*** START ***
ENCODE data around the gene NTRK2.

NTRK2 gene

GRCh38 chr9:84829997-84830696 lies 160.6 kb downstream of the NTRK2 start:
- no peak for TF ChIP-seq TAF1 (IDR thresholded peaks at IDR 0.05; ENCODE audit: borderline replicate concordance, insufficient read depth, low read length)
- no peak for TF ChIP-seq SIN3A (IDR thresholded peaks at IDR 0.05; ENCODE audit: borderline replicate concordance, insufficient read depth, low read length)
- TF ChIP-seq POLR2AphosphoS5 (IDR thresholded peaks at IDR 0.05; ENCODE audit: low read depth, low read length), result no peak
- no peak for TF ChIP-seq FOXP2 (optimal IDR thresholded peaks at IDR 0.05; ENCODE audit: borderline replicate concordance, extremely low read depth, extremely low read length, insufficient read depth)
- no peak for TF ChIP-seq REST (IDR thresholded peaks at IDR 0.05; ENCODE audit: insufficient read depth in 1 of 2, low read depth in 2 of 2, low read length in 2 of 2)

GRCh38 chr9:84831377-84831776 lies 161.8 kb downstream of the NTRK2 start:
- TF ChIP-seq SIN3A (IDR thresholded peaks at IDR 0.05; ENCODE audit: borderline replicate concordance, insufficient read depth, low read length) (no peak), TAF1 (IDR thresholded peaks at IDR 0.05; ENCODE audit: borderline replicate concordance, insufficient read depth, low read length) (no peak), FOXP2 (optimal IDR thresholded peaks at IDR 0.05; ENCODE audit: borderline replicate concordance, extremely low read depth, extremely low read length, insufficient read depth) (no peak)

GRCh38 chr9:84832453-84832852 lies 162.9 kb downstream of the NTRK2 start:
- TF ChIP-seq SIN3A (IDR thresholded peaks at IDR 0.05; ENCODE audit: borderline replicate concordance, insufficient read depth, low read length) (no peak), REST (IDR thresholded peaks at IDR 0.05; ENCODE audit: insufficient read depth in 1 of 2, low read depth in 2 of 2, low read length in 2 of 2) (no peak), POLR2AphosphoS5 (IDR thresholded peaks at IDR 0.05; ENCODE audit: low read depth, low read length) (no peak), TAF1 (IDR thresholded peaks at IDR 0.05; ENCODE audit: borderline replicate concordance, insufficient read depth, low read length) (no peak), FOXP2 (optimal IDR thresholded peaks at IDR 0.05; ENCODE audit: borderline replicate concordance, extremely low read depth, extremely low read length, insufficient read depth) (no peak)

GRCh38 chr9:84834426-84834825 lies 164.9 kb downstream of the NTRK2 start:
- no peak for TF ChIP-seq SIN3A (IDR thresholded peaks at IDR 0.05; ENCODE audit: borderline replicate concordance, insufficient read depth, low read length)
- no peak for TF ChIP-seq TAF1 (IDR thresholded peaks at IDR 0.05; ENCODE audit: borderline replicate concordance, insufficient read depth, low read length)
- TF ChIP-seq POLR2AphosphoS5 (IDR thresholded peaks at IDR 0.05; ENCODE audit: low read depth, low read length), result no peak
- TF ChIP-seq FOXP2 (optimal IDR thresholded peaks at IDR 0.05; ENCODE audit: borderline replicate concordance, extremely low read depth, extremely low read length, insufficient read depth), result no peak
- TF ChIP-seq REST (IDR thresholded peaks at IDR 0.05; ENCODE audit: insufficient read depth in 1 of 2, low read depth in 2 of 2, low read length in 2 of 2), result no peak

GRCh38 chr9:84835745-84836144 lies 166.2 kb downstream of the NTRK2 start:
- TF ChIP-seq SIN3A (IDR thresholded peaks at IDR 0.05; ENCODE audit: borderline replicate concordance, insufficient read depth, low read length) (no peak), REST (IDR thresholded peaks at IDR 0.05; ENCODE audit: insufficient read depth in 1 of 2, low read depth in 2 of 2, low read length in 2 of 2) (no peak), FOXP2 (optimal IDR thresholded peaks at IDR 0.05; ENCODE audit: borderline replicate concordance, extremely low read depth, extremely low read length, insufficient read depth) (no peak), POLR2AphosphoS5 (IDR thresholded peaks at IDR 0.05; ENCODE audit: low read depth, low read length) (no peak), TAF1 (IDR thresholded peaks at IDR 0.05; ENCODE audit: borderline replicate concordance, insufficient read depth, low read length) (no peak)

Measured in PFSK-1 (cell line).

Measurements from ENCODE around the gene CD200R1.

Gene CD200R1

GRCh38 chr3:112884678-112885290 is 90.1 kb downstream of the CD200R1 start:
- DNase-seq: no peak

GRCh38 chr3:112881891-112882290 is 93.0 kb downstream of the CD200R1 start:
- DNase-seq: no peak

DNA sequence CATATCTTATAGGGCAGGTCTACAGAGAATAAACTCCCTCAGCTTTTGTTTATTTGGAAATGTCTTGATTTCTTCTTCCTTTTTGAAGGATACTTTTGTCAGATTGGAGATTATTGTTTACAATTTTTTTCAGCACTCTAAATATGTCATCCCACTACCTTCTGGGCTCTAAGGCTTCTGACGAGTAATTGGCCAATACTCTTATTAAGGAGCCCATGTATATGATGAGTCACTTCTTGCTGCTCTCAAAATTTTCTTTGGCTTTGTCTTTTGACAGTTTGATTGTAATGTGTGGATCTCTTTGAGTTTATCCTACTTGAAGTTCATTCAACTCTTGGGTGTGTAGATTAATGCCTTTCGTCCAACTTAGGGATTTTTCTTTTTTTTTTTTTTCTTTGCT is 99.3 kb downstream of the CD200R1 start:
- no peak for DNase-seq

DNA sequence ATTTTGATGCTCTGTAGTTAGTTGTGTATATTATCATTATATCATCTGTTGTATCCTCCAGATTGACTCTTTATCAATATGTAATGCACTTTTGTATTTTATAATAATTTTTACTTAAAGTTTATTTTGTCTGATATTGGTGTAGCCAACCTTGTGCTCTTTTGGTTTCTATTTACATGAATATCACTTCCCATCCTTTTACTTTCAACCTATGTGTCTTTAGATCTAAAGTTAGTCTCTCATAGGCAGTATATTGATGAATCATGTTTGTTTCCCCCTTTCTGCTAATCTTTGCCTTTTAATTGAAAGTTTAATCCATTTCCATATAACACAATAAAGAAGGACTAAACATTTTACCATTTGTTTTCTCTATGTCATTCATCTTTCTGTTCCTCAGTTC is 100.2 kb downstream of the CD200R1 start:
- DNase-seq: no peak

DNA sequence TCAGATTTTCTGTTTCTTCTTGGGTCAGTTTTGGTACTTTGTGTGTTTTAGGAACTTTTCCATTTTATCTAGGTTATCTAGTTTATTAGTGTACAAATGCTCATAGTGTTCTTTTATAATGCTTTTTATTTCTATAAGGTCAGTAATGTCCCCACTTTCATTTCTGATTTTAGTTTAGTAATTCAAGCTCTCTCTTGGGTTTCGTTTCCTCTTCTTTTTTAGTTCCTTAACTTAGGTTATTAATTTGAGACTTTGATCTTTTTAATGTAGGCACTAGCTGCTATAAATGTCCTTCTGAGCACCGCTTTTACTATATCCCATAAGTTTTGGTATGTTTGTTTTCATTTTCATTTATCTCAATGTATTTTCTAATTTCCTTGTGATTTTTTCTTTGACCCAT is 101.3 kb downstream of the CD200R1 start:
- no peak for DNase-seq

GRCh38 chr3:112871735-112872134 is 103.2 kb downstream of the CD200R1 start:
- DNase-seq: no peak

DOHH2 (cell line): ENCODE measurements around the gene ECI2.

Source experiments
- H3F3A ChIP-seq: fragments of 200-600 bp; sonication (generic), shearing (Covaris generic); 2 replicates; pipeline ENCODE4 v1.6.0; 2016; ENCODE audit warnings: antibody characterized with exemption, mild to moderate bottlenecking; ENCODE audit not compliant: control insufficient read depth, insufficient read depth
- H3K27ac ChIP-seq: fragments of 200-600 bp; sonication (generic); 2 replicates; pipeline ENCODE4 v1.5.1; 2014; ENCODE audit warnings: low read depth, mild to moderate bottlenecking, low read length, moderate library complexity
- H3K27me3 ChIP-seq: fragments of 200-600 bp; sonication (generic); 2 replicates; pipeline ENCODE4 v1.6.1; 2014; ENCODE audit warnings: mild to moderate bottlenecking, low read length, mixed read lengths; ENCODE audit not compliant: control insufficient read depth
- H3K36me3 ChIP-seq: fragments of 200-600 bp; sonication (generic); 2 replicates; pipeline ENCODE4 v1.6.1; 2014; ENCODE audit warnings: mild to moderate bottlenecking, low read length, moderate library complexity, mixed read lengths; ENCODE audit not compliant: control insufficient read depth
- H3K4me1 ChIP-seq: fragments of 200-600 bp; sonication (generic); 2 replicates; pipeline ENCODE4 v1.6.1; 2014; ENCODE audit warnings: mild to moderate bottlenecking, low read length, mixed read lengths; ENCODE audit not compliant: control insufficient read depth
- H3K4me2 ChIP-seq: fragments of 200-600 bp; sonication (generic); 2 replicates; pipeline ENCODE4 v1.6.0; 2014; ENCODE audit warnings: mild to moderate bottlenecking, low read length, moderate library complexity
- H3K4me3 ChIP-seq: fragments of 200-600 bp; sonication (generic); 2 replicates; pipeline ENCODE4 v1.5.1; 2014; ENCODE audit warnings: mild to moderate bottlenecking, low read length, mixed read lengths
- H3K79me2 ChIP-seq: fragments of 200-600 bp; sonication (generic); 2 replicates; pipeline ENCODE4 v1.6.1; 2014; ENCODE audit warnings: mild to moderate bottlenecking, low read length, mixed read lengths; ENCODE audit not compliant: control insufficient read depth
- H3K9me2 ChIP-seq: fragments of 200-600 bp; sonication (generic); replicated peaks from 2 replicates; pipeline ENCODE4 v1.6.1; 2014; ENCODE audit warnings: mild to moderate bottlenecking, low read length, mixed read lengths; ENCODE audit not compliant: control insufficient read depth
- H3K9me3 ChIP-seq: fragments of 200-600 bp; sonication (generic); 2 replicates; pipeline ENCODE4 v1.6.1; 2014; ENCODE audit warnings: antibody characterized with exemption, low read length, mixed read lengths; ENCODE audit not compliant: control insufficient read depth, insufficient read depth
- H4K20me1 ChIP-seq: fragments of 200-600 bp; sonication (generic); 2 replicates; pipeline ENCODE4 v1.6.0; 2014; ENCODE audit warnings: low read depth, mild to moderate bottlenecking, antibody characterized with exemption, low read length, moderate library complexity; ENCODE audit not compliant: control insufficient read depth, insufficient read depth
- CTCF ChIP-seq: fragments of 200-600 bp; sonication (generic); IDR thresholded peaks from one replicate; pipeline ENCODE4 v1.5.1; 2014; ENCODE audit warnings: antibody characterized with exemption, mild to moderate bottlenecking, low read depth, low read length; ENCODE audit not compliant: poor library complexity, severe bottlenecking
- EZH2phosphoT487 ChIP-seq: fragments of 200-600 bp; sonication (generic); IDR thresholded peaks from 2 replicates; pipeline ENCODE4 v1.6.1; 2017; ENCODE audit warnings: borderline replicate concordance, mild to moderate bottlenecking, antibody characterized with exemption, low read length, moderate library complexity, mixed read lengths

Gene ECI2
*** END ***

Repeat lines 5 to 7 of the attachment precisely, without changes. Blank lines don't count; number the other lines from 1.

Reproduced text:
- no peak for TF ChIP-seq SIN3A (IDR thresholded peaks at IDR 0.05; ENCODE audit: borderline replicate concordance, insufficient read depth, low read length)
- TF ChIP-seq POLR2AphosphoS5 (IDR thresholded peaks at IDR 0.05; ENCODE audit: low read depth, low read length), result no peak
- no peak for TF ChIP-seq FOXP2 (optimal IDR thresholded peaks at IDR 0.05; ENCODE audit: borderline replicate concordance, extremely low read depth, extremely low read length, insufficient read depth)